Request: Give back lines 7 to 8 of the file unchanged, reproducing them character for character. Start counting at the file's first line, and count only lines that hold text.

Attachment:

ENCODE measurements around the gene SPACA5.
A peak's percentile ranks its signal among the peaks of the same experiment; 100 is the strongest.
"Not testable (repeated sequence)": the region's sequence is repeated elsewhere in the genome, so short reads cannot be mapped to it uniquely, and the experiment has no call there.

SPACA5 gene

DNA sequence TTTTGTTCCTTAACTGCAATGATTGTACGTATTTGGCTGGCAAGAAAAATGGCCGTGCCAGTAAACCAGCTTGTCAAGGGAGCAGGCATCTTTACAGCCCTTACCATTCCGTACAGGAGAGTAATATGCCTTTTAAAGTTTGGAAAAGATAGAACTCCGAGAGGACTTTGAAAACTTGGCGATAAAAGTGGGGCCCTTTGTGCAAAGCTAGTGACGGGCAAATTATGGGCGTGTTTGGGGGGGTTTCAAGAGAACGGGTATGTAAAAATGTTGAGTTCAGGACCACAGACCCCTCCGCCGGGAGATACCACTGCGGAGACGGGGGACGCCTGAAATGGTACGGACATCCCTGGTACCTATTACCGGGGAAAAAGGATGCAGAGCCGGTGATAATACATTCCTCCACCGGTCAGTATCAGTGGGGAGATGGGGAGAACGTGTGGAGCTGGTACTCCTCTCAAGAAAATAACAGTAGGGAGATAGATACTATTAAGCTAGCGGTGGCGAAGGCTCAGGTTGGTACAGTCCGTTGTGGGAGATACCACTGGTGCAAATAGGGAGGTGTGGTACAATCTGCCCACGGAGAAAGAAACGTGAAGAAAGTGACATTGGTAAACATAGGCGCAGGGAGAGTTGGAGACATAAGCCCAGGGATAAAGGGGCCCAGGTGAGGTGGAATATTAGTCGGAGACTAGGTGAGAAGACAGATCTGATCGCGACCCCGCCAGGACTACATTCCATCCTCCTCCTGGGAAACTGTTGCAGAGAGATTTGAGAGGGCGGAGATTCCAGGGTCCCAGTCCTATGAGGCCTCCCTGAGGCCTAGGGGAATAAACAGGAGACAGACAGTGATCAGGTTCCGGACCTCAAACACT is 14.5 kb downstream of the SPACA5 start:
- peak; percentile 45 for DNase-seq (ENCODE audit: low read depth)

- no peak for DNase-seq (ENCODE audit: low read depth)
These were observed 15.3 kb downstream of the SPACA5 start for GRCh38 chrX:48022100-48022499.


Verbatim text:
- no peak for DNase-seq (ENCODE audit: low read depth)
These were observed 15.3 kb downstream of the SPACA5 start for GRCh38 chrX:48022100-48022499.